After falling 34% from their peak this year, global equities (as measured by the MSCI All Country World Index) bottomed-out on 23 March. At the time of writing, they had since rallied 25%. Investors returned on signs that the coronavirus outbreak may be peaking after a slowing in daily new cases in epicentres like Italy and New York.
Equities were also lifted after the Fed (and other central banks) stepped-up their asset purchases (Quantitative Easing) and governments around the world unveiled record stimulus programs.
Crucially, governments and central banks are working together to ensure funding flows to the private sector during the lockdown. For example, the $2.3trn US Coronavirus, Aid, Relief, and Economic Security Act (the ’CARES’ Act) stimulus package includes unprecedented US Treasury-Federal Reserve co-operation. Essentially, the US Treasury will allocate $454bn to the Fed who can multiply this capital by up to 10 times to provide credit worth around $4.5trn for firms, municipalities and funding support for the corporate bond market.
This ‘state capitalism’ of injecting money into the economy has ensured there is ample liquidity flowing through the financial system. Indeed, US broad M2 money supply (e.g. currency in circulation and bank deposits), a rough proxy of the stock of money in the financial system, is expanding by over 18% a year, the fastest pace since the Second World War. The hope is that this largesse also helps support other credit markets.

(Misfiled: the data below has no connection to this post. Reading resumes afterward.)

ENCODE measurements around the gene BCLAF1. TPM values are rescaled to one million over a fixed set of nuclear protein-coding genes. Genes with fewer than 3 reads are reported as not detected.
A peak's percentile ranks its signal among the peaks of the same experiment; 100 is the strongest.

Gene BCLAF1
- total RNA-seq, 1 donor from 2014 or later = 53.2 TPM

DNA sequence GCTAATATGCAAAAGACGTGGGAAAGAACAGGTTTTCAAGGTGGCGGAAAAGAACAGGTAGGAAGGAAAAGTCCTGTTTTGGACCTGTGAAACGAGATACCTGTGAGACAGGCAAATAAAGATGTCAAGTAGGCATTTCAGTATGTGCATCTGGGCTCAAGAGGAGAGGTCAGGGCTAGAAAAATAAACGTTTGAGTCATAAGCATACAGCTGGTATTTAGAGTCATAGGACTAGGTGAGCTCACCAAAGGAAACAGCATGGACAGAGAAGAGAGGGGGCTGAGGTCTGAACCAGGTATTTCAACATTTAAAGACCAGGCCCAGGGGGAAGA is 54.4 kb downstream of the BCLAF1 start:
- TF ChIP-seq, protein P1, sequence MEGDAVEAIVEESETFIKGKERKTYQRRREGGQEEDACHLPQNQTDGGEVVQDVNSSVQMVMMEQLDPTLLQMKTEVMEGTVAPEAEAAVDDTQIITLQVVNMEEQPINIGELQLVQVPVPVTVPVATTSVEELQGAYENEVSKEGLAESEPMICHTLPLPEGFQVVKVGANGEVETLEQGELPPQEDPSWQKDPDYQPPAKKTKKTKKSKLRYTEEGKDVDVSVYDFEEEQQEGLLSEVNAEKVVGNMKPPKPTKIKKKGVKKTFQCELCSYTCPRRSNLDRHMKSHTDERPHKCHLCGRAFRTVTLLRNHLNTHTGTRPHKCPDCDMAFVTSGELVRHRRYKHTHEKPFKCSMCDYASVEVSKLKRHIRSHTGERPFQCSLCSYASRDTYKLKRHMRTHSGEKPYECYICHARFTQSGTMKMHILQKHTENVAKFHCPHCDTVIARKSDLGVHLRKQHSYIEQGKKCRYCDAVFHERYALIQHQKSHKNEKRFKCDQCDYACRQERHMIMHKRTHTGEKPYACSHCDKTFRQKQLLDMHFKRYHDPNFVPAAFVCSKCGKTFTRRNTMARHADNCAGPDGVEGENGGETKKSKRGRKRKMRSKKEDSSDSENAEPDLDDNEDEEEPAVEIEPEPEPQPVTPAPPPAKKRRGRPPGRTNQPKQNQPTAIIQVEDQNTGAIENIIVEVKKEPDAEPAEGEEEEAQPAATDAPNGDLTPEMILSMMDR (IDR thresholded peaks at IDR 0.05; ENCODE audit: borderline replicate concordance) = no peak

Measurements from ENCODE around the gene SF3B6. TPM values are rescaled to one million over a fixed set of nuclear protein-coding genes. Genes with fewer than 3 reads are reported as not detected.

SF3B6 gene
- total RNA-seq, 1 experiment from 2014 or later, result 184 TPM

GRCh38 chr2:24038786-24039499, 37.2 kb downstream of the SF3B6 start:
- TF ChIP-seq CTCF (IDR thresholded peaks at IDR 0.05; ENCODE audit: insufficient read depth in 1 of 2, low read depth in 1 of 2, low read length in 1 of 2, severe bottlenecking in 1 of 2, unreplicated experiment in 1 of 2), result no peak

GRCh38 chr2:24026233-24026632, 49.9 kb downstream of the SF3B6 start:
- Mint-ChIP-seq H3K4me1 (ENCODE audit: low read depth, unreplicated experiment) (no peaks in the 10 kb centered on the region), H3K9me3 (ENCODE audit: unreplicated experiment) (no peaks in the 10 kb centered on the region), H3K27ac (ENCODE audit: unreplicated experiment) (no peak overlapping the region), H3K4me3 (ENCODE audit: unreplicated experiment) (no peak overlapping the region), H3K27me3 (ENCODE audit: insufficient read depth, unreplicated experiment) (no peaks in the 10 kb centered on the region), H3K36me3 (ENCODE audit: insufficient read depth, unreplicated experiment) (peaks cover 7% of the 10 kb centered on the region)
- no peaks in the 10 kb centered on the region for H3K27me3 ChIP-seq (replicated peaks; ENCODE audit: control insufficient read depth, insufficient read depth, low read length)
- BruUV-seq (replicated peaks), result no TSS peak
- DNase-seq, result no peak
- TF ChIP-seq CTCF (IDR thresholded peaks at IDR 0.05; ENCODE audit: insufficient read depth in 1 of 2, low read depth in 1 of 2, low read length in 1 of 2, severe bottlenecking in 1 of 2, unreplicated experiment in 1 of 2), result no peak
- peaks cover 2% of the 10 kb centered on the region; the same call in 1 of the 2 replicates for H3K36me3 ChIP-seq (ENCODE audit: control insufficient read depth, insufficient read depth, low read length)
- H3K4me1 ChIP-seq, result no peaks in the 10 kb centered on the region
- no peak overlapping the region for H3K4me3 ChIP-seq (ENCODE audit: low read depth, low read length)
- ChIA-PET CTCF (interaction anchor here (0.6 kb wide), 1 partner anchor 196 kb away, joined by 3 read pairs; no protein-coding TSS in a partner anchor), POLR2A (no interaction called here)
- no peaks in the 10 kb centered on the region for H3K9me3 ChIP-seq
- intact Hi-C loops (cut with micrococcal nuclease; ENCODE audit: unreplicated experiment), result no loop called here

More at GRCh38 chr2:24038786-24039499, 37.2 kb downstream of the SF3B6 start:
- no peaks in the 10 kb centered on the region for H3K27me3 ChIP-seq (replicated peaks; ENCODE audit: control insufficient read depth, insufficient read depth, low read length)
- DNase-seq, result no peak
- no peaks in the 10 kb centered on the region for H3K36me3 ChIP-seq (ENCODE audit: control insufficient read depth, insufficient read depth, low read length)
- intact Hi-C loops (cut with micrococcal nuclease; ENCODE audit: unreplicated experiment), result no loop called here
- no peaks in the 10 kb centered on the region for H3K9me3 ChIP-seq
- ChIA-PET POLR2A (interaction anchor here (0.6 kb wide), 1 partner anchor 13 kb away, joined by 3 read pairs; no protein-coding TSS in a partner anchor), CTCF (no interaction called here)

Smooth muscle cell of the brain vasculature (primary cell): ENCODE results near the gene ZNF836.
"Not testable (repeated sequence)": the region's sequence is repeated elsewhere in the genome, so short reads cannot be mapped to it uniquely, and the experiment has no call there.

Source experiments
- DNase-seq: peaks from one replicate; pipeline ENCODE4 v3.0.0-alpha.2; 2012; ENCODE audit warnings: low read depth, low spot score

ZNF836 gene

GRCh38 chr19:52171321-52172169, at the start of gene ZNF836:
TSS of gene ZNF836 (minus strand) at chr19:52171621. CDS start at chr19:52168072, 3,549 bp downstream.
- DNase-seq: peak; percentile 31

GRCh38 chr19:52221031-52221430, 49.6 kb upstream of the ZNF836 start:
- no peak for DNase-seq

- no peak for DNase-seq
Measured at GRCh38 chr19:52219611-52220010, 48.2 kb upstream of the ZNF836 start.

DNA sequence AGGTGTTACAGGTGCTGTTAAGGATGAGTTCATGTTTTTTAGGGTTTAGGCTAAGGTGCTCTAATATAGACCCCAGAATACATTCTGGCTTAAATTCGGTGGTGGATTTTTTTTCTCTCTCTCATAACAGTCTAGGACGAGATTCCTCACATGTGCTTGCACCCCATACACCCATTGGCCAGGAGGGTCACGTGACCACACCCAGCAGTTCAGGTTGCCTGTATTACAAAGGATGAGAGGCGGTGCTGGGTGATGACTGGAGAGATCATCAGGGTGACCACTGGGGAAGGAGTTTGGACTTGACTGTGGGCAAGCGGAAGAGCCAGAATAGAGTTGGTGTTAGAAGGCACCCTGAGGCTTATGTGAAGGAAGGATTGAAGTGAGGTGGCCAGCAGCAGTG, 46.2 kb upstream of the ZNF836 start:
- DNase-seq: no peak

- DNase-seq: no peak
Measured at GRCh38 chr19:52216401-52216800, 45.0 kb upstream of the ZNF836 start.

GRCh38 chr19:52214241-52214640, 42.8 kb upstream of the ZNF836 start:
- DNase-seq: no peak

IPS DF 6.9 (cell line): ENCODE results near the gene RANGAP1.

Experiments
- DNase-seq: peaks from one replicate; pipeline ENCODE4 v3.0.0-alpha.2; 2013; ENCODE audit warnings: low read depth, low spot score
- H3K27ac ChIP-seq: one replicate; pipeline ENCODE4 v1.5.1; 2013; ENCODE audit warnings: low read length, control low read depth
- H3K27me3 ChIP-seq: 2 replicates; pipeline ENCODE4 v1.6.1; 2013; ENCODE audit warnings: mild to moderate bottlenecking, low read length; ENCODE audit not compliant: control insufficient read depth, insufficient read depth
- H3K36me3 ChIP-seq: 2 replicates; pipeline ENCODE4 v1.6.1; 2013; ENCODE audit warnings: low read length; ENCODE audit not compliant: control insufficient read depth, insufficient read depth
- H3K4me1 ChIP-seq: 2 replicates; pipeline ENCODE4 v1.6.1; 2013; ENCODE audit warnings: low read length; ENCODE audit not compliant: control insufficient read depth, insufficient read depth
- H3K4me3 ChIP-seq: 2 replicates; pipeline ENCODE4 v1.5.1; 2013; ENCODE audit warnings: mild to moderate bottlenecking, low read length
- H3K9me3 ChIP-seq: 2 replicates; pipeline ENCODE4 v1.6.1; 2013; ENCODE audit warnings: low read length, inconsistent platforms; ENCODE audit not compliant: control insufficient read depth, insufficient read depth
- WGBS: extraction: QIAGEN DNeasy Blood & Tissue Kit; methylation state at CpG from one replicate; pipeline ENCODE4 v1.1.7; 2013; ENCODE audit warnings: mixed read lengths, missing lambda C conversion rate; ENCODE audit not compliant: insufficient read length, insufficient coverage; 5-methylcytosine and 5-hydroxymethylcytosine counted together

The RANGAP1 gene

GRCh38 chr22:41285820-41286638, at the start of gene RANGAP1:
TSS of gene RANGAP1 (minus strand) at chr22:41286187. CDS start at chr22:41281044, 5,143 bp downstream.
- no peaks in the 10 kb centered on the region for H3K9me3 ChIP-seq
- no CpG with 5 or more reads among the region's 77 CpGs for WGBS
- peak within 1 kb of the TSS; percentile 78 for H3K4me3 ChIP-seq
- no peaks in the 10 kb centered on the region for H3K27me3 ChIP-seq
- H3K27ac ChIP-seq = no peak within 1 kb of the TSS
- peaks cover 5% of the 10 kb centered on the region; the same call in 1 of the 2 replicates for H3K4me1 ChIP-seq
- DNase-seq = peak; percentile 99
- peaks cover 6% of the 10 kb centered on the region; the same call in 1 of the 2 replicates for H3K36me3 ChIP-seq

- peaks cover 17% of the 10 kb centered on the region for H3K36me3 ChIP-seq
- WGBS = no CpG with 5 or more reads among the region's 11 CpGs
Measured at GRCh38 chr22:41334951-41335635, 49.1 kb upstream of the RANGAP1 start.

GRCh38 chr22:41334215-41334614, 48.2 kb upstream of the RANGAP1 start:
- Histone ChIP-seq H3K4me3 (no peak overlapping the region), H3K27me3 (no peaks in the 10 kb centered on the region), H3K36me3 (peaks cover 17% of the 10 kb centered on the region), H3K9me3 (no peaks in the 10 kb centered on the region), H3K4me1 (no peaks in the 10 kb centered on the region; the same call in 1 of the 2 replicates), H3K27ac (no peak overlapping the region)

Despite the improving funding environment, the underlying picture for global growth looks gloomy. For instance, China, the first major economy to release output data, saw its real GDP contract 6.8% in the first quarter, the biggest decline seen in over 30 years of available data.
For the 2020 calendar year, the IMF’s latest economic projections see a 3% decline in global GDP, its worst performance since the Great Depression more than 90 years ago. GDP contractions have led analysts to revise down global Earnings Per Share to -12% for 2020 so far.
If equities are to sustain their recent rally over the longer term, there needs to be a fundamental improvement in growth. For that to happen governments need to ease back on lockdowns. This is starting to happen.
In Germany, small shops and car dealerships (an important industry for the country) resumed business from 20 April, while schools for older children are due to reopen on 3 May.
According to a Sunday Times report, the UK government may start a partial reopening of the economy from 11 May. And President Trump, with an eye to the upcoming election in November, is upping the pressure on state governors to loosen the lockdown.
A V-shaped economic recovery will only be possible if restrictions are lifted and soon. However, there is the ever-present risk that a second coronavirus wave stalls this re-opening…..
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